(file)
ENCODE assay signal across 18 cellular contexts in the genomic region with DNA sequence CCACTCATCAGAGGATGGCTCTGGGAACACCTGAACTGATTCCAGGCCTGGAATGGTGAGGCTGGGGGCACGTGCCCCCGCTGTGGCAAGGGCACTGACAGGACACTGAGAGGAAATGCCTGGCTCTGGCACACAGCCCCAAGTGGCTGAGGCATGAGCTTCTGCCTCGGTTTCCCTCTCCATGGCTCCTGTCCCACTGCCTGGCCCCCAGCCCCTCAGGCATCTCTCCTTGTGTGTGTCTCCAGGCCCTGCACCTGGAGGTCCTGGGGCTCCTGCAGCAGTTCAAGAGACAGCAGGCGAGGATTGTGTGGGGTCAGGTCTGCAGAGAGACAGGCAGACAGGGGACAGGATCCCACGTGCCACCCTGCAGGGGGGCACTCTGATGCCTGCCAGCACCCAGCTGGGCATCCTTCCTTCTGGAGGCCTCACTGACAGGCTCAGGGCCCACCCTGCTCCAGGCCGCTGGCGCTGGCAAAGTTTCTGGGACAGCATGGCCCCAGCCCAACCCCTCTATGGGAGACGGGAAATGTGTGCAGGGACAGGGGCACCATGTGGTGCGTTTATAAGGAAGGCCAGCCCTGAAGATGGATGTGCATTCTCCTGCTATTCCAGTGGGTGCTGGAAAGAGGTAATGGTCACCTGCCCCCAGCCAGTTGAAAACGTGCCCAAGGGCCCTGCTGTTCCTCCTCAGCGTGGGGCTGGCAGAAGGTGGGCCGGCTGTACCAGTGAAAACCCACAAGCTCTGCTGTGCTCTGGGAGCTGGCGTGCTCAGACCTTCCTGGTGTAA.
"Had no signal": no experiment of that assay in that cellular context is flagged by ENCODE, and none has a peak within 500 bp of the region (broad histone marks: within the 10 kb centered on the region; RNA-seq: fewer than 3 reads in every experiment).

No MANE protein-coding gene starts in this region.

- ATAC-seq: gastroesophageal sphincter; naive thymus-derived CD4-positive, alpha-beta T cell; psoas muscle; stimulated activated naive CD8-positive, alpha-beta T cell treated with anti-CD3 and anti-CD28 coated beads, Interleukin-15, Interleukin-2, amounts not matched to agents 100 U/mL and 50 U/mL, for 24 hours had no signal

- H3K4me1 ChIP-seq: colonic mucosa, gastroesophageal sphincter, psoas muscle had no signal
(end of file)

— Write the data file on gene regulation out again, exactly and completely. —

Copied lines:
ENCODE assay signal across 18 cellular contexts in the genomic region with DNA sequence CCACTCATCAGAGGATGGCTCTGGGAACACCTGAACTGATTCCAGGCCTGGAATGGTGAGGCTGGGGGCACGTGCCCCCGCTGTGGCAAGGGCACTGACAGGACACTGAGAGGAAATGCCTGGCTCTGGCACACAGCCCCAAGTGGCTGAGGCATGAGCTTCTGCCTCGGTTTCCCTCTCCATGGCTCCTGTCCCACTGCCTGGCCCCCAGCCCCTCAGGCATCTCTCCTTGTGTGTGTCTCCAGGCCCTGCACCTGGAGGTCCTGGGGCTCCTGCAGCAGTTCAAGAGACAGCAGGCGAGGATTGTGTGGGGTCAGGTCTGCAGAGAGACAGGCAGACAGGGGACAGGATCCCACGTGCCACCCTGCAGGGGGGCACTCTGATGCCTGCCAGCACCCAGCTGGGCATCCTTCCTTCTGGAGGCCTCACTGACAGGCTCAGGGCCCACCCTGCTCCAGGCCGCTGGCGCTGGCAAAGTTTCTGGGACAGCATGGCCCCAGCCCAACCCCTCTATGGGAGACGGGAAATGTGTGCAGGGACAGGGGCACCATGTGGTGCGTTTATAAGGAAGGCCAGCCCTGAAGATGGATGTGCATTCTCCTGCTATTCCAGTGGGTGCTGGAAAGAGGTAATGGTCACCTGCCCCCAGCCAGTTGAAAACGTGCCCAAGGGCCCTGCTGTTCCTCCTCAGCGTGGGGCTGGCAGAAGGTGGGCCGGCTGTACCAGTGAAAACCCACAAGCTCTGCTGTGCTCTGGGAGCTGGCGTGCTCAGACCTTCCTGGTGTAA.
"Had no signal": no experiment of that assay in that cellular context is flagged by ENCODE, and none has a peak within 500 bp of the region (broad histone marks: within the 10 kb centered on the region; RNA-seq: fewer than 3 reads in every experiment).

No MANE protein-coding gene starts in this region.

- ATAC-seq: gastroesophageal sphincter; naive thymus-derived CD4-positive, alpha-beta T cell; psoas muscle; stimulated activated naive CD8-positive, alpha-beta T cell treated with anti-CD3 and anti-CD28 coated beads, Interleukin-15, Interleukin-2, amounts not matched to agents 100 U/mL and 50 U/mL, for 24 hours had no signal

- H3K4me1 ChIP-seq: colonic mucosa, gastroesophageal sphincter, psoas muscle had no signal